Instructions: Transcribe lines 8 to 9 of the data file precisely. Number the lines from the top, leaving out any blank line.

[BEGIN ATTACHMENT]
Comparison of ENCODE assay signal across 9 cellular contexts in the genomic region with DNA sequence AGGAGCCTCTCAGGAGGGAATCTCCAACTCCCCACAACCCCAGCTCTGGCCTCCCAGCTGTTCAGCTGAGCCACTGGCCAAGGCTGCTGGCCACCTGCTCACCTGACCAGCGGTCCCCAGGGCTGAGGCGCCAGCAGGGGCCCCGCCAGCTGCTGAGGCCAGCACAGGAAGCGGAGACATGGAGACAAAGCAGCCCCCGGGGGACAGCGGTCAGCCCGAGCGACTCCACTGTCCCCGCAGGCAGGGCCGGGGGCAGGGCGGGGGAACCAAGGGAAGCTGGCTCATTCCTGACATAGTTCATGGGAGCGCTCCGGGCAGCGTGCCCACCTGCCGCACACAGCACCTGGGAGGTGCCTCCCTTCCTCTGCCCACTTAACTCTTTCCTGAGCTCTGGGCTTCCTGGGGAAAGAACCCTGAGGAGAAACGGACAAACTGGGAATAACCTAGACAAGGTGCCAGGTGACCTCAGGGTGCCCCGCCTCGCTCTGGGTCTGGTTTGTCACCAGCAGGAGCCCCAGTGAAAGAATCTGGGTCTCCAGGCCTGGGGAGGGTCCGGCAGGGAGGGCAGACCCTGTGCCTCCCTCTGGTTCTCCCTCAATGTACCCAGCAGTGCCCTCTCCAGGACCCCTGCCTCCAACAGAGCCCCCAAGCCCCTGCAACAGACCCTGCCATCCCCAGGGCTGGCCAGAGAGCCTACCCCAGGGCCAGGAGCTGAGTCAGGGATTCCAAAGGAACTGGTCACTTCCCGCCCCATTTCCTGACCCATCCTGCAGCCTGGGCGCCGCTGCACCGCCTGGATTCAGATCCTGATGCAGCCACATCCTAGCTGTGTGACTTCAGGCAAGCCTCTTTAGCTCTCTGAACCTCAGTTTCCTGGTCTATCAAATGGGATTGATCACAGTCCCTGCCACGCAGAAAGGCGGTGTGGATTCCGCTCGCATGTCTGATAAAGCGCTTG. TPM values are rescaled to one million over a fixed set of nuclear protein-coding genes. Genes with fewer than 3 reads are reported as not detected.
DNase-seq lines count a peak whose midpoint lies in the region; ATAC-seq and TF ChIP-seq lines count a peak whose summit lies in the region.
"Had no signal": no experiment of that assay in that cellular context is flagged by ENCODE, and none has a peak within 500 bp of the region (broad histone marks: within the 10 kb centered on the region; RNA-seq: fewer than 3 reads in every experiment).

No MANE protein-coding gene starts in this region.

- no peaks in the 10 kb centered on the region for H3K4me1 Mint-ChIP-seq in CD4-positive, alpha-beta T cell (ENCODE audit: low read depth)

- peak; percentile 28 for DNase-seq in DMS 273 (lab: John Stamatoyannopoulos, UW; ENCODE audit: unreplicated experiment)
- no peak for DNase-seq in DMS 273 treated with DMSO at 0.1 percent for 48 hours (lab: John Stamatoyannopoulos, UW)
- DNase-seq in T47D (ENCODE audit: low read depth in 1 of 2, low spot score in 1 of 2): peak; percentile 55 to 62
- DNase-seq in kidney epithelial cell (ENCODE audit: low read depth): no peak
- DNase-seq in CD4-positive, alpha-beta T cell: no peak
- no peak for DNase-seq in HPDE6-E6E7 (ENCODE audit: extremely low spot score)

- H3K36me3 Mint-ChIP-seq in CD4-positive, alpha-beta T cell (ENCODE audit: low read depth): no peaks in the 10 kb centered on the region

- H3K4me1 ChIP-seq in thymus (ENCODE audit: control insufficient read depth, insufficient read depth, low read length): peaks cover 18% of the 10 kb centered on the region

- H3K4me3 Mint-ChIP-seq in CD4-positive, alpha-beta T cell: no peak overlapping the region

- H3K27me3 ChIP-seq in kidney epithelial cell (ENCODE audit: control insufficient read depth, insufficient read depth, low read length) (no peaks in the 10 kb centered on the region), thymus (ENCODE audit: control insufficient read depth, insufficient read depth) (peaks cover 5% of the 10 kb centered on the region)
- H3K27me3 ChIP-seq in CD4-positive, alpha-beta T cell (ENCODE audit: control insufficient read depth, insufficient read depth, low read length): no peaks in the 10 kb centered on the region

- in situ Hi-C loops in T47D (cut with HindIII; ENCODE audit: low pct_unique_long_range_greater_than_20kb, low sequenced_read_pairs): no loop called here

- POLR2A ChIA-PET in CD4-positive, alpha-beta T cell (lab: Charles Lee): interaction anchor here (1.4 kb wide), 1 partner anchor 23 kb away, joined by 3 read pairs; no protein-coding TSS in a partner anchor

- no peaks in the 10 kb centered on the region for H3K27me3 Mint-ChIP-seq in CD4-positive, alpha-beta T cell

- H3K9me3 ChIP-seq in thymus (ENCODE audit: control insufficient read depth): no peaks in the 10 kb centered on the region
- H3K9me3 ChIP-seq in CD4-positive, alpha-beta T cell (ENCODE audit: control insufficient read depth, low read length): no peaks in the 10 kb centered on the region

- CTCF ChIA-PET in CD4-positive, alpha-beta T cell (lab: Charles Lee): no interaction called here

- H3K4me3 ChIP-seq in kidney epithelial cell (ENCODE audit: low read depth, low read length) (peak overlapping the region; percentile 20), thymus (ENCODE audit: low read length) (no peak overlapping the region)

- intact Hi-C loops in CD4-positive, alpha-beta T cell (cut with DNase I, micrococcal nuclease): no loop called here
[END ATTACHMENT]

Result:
- DNase-seq in T47D (ENCODE audit: low read depth in 1 of 2, low spot score in 1 of 2): peak; percentile 55 to 62
- DNase-seq in kidney epithelial cell (ENCODE audit: low read depth): no peak